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Year : 2019  |  Volume : 10  |  Issue : 4  |  Page : 492-493  

Macula ceruleae with head louse

Department of Dermatology, ESI PGIMSR and Model Hospital, New Delhi, India

Date of Web Publication28-Jun-2019

Correspondence Address:
Tapan K Dhali
Department of Dermatology, ESI PGIMSR and Model Hospital, New Delhi - 110 015
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Source of Support: None, Conflict of Interest: None

DOI: 10.4103/idoj.IDOJ_313_18

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How to cite this article:
Lokhande AJ, Soni R, Dhali TK. Macula ceruleae with head louse. Indian Dermatol Online J 2019;10:492-3

How to cite this URL:
Lokhande AJ, Soni R, Dhali TK. Macula ceruleae with head louse. Indian Dermatol Online J [serial online] 2019 [cited 2021 Sep 23];10:492-3. Available from: https://www.idoj.in/text.asp?2019/10/4/492/261786

A 21-year-old female patient presented with generalized acute urticaria and itching over the scalp for the past 1 week. On cutaneous examination, wheals of varying sizes were noted. On closer examination of scalp, multiple live nits and lice were present predominantly on bilateral temporo-occipital region which were demonstrated on microscopy [Figure 1]. In addition, few reddish brownish macules of size 1–2 cm were also observed over the same site [Figure 2]. On dermoscopy of these lesions, dusky-brownish hue on erythematous macules with superficial white scales were observed [Figure 3].
Figure 1: Microscopic image of live nits onscalp hair (hair mounted on a slide and coated with normal saline and coverslip, 100x)

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Figure 2: Dusky erythematous macules of size 1–2 cm onleft temporal scalp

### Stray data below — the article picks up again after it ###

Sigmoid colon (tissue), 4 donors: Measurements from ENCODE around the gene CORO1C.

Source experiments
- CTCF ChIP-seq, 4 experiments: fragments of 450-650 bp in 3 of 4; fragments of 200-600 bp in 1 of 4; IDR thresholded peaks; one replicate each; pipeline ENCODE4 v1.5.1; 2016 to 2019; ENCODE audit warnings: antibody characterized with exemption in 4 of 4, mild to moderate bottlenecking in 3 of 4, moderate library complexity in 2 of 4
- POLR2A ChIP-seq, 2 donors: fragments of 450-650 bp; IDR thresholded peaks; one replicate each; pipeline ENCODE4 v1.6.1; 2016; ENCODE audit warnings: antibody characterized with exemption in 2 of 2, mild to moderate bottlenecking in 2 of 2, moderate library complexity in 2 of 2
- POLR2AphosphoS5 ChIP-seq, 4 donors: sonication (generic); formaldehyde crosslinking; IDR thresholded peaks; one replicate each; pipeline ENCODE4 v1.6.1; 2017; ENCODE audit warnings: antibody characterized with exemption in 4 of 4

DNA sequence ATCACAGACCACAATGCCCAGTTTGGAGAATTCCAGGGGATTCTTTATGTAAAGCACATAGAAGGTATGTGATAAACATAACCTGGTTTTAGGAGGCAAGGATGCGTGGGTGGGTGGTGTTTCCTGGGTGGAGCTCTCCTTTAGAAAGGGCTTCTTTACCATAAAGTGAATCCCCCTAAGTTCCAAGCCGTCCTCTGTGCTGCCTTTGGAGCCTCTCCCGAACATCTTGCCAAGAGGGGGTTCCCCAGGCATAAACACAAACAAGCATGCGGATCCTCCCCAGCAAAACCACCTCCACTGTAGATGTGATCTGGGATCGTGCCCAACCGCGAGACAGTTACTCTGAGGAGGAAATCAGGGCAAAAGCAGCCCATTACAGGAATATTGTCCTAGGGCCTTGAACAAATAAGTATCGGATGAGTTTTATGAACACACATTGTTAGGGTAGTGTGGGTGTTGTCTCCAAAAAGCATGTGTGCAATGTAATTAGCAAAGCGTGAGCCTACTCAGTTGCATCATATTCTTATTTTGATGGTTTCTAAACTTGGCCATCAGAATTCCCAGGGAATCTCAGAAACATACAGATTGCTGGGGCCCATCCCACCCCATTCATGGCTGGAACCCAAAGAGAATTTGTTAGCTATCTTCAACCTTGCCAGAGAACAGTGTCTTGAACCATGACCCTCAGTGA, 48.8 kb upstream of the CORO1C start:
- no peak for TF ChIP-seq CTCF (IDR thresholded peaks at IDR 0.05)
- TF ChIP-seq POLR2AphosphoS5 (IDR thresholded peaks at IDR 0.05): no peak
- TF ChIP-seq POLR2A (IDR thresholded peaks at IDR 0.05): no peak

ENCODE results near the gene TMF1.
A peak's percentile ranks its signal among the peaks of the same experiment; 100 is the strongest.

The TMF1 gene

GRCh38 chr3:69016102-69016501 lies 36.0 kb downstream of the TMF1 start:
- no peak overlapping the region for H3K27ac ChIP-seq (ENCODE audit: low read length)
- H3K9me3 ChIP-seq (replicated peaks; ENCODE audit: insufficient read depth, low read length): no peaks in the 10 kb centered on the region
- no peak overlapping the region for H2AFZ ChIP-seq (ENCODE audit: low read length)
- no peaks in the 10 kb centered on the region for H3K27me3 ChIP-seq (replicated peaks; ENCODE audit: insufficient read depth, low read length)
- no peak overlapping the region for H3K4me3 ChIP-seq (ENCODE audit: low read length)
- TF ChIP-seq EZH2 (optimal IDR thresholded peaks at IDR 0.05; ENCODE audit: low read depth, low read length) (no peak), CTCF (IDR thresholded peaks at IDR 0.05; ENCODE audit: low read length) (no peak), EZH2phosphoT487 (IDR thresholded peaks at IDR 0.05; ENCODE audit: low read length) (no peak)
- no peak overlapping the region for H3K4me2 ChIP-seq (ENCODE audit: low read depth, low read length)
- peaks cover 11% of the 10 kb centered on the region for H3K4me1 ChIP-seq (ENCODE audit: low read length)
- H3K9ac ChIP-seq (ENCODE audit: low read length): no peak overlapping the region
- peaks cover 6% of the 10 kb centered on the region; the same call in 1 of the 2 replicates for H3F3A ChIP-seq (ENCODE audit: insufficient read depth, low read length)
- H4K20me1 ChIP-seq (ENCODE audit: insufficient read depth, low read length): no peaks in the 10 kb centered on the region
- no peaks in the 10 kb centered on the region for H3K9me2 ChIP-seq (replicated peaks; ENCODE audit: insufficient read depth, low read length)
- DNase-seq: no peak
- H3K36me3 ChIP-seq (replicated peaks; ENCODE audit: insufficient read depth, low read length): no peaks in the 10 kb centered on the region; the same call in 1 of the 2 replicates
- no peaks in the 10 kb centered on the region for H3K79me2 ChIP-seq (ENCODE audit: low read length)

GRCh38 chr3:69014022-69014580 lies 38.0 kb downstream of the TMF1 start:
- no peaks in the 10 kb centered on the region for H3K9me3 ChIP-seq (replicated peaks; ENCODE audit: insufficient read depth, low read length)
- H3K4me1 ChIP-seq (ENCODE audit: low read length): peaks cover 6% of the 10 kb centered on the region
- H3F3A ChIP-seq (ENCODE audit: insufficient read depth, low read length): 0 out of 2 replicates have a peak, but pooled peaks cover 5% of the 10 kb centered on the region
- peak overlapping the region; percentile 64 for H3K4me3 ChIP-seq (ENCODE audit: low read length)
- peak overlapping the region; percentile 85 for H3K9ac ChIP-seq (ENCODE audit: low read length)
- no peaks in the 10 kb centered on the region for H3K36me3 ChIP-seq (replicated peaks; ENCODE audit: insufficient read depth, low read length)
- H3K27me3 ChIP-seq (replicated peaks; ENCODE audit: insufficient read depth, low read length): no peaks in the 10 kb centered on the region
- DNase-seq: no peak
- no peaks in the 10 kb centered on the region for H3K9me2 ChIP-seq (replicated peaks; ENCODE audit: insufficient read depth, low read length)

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Figure 3: Dermoscopy of maculae ceruleae showing patchy brownish hue (red arrow) over erythematous background with absence of vessels and superficial scaling (green arrow) (Handheld contact dermoscope: Derm-Lite DL3 gen. Polarized view with magnification ×20)

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Maculae ceruleae are bluish-brown macules of some millimeters to centimeters in size; they have been typically described with pediculosis pubis infestation.[1] It has been hypothesized that these lesions acquire typical color because of hemosiderin deposition secondary to louse bite marks.[2]

We concluded that these lesions are maculae ceruleae, secondary to pediculosis capitis bite, and have not been described with head lice.[3] The patient was treated with topical permethrin 1% lotion and tablet ivermectin 12 mg stat.

Declaration of patient consent

The authors certify that they have obtained all appropriate patient consent forms. In the form the patient(s) has/have given his/her/their consent for his/her/their images and other clinical information to be reported in the journal. The patients understand that their names and initials will not be published and due efforts will be made to conceal their identity, but anonymity cannot be guaranteed.


Special thanks to all the staff and residents of Department of Dermatology, ESI PGIMSR and Model Hospital, New Delhi, India.

Financial support and sponsorship


Conflicts of interest

There are no conflicts of interest.

   References Top

Budimčić D, Lipozenčić J, Paštar Z, Tončić RJ. Pediculosis pubis and dermoscopy. Acta Dermatovenerol Croat 2009;17:77-83.  Back to cited text no. 1
Betkerur J, Veeranna S. Bites, stings and infestations. In: Inamdar AC, Palit A, Raghunatha S, editors. Textbook of Pediatric Dermatology. 2nd ed. New Delhi: Jaypee Publications; 2014, p. 288.  Back to cited text no. 2
Di Stefani A, Hofmann-Wellenhof R, Zalaudek I. Dermoscopy for diagnosis and treatment monitoring of pediculosis capitis. J Am Acad Dermatol 2006;54:909-11.  Back to cited text no. 3


  [Figure 1], [Figure 2], [Figure 3]


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